After a year of study, the Utah Department of Transportation says year-round operation of eight mountain highways that now close in winter is not worth the cost — which is what snowmobilers who use the roads when closed hoped to hear.
But the draft study presented Friday to the Utah Transportation Commission keeps the door open a bit to allow year-round operation someday of Guardsman Pass between Park City and Big Cottonwood Canyon — depending on findings of other ongoing studies about Wasatch canyon transportation.
UDOT Deputy Director Shane Marshall said the study also showed that the agency must do a better job of notifying concerned groups about when the highways will open and closed, and under what circumstances.
That comes after UDOT this past winter initially closed Wolf Creek Pass, State Road 35, between Hannah and Francis high in the Uinta Mountains — then reopened it after a few weeks with no new snowstorms after a request by Sen. Kevin Van Tassell, R-Vernal, on behalf of area residents.
The reopening stranded some snowmobilers who had camped overnight in the region, and then could not leave in the morning on the newly bare pavement. Others arrived in hopes of snowmobiling or skiing on the road only to find it plowed.
“What we didn’t do is communicate well to all of the stakeholders,” Marshall said. “We recognize we need to come up with a good, formal process so that doesn’t happen again.”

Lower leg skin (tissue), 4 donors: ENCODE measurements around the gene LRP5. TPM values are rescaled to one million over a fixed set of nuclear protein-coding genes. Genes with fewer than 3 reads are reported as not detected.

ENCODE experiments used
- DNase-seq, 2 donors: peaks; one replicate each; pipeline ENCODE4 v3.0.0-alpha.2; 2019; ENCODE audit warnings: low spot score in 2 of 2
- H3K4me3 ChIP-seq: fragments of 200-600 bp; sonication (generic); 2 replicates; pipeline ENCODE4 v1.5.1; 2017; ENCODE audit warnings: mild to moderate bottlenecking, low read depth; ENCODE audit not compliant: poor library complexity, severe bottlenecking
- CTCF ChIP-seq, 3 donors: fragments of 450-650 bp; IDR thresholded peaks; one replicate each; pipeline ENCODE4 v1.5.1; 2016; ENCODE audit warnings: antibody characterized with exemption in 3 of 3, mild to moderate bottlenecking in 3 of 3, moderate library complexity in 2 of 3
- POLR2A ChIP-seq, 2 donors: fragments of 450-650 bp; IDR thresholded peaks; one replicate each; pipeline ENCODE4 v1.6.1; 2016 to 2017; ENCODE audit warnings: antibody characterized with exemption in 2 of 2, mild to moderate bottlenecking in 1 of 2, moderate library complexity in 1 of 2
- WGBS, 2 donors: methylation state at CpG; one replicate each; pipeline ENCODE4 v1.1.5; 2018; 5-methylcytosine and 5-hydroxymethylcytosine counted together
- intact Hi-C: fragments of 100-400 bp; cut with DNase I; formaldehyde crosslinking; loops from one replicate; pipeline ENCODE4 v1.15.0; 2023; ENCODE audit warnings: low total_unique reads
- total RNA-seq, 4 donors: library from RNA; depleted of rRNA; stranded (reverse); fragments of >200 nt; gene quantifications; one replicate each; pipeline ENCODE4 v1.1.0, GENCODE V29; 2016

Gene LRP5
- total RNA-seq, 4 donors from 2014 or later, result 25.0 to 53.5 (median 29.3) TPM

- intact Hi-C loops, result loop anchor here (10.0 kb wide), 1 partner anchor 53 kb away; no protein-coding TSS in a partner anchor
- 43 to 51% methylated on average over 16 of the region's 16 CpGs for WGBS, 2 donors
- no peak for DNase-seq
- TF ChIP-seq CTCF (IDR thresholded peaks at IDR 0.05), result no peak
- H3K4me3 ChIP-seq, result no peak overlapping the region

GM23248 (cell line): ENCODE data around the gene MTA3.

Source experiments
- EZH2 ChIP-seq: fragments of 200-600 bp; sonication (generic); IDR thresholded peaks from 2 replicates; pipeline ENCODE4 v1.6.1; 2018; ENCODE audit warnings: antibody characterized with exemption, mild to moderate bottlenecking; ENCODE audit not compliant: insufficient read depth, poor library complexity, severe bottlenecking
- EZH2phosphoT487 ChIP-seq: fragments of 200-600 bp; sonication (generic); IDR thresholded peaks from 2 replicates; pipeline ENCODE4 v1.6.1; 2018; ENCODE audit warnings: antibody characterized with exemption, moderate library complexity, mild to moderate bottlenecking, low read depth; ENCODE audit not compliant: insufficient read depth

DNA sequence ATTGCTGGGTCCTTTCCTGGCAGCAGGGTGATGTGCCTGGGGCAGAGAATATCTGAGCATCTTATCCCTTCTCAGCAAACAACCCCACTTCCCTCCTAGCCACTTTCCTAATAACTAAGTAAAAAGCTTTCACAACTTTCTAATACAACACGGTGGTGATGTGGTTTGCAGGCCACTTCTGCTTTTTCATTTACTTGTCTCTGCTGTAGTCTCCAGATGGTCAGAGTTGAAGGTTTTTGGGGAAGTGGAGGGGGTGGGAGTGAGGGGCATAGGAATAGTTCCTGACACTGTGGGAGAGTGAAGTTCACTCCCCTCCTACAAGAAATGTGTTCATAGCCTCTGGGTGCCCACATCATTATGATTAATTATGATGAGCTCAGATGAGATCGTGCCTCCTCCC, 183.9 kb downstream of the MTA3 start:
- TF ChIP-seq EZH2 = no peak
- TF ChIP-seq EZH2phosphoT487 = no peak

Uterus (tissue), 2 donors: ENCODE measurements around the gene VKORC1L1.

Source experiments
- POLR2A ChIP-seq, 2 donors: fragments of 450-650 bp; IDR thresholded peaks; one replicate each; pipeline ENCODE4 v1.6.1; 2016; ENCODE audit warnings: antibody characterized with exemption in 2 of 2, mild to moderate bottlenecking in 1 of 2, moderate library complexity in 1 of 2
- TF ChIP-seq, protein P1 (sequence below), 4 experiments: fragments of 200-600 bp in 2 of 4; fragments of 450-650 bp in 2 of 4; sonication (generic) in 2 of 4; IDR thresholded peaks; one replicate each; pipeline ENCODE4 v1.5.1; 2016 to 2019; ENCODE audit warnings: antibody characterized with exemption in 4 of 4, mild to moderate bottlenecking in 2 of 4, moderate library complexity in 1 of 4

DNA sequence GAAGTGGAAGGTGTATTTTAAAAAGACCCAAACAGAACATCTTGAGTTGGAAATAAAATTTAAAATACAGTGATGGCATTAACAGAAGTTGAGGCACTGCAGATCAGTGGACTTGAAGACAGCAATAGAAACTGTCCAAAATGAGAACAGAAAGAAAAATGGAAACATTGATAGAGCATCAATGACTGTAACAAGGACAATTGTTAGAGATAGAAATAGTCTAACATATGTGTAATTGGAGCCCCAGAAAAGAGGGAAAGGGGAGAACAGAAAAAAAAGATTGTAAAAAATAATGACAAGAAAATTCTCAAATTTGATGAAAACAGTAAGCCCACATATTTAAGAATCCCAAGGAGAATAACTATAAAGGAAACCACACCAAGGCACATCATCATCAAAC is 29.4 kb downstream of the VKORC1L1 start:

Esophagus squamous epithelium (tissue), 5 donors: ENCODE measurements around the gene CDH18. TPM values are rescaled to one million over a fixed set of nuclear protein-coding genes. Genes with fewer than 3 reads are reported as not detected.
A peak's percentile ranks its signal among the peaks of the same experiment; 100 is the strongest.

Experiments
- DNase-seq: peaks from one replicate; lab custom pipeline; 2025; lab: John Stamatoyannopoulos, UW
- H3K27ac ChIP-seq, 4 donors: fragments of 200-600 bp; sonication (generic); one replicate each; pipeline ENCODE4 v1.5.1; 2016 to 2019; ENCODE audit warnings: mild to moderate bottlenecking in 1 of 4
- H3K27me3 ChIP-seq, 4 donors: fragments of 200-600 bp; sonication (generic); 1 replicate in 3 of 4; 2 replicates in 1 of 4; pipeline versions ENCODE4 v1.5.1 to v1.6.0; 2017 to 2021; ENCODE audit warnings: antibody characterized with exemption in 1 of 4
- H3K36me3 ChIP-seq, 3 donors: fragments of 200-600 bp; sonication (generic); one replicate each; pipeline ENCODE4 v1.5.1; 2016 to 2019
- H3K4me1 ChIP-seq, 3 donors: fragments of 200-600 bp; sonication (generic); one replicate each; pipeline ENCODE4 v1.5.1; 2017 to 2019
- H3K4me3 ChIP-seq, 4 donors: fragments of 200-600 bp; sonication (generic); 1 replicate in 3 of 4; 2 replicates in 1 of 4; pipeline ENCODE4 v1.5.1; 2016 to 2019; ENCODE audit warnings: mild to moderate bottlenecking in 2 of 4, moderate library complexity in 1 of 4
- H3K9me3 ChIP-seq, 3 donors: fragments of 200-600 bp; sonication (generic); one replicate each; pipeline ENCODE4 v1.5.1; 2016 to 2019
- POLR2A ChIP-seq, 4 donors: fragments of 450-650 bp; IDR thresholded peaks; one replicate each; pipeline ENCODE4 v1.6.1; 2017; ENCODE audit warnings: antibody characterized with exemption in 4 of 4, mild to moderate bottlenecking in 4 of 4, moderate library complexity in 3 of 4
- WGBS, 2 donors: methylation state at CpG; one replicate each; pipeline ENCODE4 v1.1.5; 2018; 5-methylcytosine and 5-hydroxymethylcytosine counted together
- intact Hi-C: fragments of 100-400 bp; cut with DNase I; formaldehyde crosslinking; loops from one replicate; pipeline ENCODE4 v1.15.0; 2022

After the Wolf Creek Pass incident, some snowmobile groups worried aloud that UDOT may have already made up its mind in its study to keep the seasonal roads open all year to please mountain residents and their lawmakers.
But UDOT did the opposite.
Besides Wolf Creek Pass and Guardsman Pass, the other state highway sections that close for winter and were studied are: State Road 39, the Monte Cristo Highway; State Road 65, East Canyon; State Road 92, American Fork Canyon/Alpine Loop; State Road 148, Cedar Breaks; State Road 150 the Mirror Lake Highway; State Road 153, Mount Holly Junction Road.
The study said five had “fatal flaws” that would prevent year-round operation, such as high costs to add special snowplows and maintenance sheds, the need for expensive construction to make the narrow, winding roads safer in winter, or low travel demand. It also said alternative routes were generally available and just as fast.
But it said three roadways — Wolf Creek Pass, Guardsman Pass and East Canyon — offered enough potential benefits that it studied them more in detail, including looking at potential economic impacts and new development that year-round operation could allow.
In the end, the study recommends continuing to close all of them in winter, at least for now.
About Wolf Creek Pass and East Canyon, the study said, “there are no compelling reasons to change direction in how these roadways are managed during the winter.”
About Guardsman Pass, it said, “Construction costs needed to bring this roadway up to UDOT design standards are significant. However, there may be alternative, nontraditional operating scenarios ... that would allow for a lower level of investment.”
It added that benefits to connect ski resorts in Big Cottonwood Canyon and Park City through Guardsman Pass could make year-round operation desirable. It said other ongoing studies about canyon transportation will evaluate that and other alternatives.
UDOT will accept comments on the draft study through July 31. More information is available at udot.utah.gov/go/seasonalroads, by emailing email@example.com or calling 801-965-4354.